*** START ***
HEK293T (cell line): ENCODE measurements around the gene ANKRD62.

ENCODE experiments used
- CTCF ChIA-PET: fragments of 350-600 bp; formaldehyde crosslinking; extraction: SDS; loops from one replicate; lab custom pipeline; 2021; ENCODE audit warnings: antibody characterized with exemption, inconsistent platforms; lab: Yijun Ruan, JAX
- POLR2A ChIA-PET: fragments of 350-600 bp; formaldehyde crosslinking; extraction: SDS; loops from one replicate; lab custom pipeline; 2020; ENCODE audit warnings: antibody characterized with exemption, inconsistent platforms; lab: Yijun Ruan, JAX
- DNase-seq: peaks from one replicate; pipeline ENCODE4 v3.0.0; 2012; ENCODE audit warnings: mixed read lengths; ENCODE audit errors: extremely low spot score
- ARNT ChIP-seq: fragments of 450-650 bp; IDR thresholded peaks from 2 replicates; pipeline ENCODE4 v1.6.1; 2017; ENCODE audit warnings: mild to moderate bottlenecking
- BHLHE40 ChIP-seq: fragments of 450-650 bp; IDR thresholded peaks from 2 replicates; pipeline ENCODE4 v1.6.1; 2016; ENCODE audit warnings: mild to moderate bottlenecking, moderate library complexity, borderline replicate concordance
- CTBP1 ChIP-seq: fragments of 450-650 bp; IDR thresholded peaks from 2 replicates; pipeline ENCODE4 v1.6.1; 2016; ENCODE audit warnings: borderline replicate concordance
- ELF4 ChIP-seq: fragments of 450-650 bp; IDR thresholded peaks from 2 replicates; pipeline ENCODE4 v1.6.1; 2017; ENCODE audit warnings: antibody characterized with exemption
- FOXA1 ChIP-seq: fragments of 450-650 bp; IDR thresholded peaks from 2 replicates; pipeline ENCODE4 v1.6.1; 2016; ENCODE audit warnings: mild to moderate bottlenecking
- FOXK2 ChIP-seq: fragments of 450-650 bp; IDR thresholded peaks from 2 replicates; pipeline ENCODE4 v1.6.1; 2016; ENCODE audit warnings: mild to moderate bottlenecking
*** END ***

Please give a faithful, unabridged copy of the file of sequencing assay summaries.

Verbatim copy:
HEK293T (cell line): ENCODE measurements around the gene ANKRD62.

ENCODE experiments used
- CTCF ChIA-PET: fragments of 350-600 bp; formaldehyde crosslinking; extraction: SDS; loops from one replicate; lab custom pipeline; 2021; ENCODE audit warnings: antibody characterized with exemption, inconsistent platforms; lab: Yijun Ruan, JAX
- POLR2A ChIA-PET: fragments of 350-600 bp; formaldehyde crosslinking; extraction: SDS; loops from one replicate; lab custom pipeline; 2020; ENCODE audit warnings: antibody characterized with exemption, inconsistent platforms; lab: Yijun Ruan, JAX
- DNase-seq: peaks from one replicate; pipeline ENCODE4 v3.0.0; 2012; ENCODE audit warnings: mixed read lengths; ENCODE audit errors: extremely low spot score
- ARNT ChIP-seq: fragments of 450-650 bp; IDR thresholded peaks from 2 replicates; pipeline ENCODE4 v1.6.1; 2017; ENCODE audit warnings: mild to moderate bottlenecking
- BHLHE40 ChIP-seq: fragments of 450-650 bp; IDR thresholded peaks from 2 replicates; pipeline ENCODE4 v1.6.1; 2016; ENCODE audit warnings: mild to moderate bottlenecking, moderate library complexity, borderline replicate concordance
- CTBP1 ChIP-seq: fragments of 450-650 bp; IDR thresholded peaks from 2 replicates; pipeline ENCODE4 v1.6.1; 2016; ENCODE audit warnings: borderline replicate concordance
- ELF4 ChIP-seq: fragments of 450-650 bp; IDR thresholded peaks from 2 replicates; pipeline ENCODE4 v1.6.1; 2017; ENCODE audit warnings: antibody characterized with exemption
- FOXA1 ChIP-seq: fragments of 450-650 bp; IDR thresholded peaks from 2 replicates; pipeline ENCODE4 v1.6.1; 2016; ENCODE audit warnings: mild to moderate bottlenecking
- FOXK2 ChIP-seq: fragments of 450-650 bp; IDR thresholded peaks from 2 replicates; pipeline ENCODE4 v1.6.1; 2016; ENCODE audit warnings: mild to moderate bottlenecking